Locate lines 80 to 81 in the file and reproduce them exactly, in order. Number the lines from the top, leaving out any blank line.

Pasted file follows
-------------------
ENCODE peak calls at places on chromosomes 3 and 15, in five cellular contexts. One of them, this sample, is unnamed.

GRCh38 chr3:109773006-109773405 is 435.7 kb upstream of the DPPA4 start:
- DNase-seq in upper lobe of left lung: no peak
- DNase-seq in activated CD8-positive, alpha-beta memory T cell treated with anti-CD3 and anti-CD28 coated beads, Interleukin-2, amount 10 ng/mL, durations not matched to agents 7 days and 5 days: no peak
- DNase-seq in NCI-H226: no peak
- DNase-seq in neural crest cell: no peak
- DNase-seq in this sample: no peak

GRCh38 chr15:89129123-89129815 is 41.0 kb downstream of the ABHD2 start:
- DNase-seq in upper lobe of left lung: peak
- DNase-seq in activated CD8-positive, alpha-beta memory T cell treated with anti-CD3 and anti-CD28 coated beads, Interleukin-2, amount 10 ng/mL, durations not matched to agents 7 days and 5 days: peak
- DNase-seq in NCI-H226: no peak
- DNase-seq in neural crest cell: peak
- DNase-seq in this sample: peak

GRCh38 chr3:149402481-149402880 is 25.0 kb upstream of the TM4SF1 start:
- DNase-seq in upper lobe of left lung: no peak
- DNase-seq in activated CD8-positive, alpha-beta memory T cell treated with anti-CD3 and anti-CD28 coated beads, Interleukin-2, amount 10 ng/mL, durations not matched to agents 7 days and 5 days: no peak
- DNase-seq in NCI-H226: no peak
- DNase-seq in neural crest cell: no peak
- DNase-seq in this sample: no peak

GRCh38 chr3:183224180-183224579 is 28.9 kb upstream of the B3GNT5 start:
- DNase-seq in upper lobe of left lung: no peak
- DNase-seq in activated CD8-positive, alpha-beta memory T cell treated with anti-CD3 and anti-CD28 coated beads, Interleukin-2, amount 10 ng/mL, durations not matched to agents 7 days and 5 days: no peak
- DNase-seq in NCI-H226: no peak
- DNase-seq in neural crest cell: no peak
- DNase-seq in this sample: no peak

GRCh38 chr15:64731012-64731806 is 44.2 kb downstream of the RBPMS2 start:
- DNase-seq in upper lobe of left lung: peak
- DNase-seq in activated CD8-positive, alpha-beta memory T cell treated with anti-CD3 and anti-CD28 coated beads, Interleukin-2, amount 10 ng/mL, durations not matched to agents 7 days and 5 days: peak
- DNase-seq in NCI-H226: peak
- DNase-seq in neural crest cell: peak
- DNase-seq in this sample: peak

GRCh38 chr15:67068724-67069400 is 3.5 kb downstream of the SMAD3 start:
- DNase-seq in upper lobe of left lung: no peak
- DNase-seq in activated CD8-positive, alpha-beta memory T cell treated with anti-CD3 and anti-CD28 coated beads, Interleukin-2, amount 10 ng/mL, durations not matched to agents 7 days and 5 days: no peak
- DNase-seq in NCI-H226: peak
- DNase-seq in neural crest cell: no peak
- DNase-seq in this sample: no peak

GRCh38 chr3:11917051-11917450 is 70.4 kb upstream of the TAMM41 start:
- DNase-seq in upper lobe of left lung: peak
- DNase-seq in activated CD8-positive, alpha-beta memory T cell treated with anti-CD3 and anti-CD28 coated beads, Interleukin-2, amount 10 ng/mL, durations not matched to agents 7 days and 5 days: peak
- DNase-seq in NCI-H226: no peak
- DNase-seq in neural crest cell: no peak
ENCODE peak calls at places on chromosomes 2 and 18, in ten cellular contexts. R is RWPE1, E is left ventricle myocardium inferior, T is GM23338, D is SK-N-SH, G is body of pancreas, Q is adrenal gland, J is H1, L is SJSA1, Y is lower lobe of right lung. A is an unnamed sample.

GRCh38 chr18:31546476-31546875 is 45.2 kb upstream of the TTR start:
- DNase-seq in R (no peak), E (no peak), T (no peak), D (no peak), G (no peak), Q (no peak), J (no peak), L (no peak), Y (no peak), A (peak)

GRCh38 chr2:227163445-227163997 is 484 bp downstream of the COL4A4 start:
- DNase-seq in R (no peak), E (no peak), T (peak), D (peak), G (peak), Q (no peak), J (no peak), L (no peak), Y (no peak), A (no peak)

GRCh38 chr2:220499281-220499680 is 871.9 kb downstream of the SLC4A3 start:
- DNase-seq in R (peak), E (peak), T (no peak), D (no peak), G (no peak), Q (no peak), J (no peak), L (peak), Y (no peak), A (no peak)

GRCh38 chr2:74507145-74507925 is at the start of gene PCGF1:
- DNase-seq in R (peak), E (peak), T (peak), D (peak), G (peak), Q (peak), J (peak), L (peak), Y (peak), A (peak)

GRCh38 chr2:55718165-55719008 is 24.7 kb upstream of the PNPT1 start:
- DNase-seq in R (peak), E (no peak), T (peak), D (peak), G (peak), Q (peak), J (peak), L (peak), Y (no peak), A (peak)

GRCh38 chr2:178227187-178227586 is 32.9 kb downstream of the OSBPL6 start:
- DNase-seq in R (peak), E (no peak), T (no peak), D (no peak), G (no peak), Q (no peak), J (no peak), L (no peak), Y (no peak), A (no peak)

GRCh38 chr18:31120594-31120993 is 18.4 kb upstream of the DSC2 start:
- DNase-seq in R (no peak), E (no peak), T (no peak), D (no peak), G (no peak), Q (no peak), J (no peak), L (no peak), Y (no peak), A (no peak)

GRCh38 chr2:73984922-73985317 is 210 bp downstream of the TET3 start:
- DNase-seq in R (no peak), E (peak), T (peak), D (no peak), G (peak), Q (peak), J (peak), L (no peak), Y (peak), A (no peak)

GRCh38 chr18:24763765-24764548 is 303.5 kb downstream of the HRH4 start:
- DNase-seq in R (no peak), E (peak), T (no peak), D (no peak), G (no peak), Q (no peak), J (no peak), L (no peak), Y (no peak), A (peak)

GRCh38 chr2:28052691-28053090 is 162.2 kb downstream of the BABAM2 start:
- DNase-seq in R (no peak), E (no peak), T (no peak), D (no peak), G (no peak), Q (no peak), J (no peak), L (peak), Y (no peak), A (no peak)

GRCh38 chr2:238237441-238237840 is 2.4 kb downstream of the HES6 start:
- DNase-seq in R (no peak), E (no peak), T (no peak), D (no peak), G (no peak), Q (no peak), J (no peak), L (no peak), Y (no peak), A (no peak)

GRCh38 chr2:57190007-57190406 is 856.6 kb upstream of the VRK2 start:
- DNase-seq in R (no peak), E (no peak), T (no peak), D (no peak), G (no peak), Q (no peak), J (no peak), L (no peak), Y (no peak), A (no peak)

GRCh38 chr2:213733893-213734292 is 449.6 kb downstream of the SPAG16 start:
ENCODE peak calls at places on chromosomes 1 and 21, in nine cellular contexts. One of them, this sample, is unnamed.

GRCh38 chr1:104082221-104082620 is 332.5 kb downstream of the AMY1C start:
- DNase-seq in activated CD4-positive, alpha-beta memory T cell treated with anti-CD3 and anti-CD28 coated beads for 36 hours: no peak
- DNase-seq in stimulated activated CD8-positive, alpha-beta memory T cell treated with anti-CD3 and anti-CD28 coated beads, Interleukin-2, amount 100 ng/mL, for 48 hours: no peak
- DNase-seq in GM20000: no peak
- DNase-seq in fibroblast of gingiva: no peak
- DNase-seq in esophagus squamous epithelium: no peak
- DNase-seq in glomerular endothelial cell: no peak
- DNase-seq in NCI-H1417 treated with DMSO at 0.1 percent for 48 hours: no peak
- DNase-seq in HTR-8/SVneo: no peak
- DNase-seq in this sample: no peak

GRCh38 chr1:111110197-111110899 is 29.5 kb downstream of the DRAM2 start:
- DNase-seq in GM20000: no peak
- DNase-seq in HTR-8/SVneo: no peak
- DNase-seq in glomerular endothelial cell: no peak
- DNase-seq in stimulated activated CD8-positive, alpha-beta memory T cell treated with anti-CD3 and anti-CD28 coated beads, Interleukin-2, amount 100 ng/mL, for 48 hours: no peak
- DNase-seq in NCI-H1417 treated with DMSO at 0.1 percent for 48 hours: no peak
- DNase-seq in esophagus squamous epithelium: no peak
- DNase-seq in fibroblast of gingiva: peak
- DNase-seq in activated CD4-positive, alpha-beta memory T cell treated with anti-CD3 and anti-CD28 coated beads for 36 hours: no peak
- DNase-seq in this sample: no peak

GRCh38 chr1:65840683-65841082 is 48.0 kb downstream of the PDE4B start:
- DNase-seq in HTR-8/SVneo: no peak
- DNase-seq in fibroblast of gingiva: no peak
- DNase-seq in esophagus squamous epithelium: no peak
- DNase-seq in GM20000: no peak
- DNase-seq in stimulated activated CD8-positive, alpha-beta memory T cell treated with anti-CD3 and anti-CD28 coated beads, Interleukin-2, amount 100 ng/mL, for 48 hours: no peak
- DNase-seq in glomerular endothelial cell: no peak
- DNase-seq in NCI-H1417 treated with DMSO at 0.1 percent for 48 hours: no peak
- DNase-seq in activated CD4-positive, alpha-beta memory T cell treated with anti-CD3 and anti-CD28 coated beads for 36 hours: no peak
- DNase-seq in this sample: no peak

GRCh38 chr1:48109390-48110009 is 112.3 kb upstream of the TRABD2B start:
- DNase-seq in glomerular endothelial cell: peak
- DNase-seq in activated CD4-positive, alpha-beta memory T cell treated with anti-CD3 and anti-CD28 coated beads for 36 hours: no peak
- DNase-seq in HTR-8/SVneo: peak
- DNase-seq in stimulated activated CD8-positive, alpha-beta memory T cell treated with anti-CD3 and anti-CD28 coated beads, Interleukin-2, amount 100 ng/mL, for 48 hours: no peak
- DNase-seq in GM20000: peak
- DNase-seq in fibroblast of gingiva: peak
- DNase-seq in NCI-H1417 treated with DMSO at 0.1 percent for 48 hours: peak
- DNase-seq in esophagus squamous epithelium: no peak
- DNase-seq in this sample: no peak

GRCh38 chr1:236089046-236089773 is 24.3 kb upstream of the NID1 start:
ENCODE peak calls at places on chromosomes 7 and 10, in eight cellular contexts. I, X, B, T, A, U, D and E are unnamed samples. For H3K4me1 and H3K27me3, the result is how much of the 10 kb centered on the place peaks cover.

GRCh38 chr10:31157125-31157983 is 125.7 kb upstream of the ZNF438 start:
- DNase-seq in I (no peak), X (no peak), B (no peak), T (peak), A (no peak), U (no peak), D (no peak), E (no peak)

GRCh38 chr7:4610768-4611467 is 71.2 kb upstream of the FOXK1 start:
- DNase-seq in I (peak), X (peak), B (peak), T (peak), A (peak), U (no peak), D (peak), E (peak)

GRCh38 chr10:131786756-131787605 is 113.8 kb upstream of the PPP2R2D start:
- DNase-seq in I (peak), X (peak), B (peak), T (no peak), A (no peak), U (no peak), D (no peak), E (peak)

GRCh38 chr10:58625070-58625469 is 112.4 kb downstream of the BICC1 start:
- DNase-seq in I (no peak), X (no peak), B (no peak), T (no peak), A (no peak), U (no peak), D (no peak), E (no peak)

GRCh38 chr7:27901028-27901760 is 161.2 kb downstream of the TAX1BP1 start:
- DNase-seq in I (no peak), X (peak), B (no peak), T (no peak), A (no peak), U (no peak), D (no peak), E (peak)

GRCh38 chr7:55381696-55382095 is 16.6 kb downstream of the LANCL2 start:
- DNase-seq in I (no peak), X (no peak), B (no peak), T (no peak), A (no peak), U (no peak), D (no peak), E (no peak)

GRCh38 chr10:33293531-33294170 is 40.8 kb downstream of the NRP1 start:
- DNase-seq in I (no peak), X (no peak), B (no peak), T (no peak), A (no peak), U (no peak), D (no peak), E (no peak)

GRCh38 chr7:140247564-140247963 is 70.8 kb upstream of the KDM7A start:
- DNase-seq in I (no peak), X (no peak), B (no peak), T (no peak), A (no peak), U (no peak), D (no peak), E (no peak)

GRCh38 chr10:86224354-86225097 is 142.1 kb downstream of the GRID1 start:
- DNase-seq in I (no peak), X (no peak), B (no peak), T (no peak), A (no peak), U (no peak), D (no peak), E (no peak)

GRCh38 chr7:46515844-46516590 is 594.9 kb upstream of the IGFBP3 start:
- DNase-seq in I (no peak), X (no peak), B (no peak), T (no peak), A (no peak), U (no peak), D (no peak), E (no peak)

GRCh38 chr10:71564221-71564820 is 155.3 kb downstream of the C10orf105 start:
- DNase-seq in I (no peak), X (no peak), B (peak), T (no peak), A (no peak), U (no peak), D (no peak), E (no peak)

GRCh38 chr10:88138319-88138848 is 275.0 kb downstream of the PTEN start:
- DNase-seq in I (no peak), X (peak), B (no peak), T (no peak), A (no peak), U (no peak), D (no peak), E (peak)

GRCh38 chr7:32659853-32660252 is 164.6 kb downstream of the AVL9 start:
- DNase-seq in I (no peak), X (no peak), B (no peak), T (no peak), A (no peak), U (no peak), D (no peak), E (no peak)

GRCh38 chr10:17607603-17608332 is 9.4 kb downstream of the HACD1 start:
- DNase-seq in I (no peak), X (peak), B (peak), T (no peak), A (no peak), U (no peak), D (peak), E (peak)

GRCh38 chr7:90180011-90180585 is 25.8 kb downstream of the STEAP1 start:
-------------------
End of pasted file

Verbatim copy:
GRCh38 chr1:111110197-111110899 is 29.5 kb downstream of the DRAM2 start:
- DNase-seq in GM20000: no peak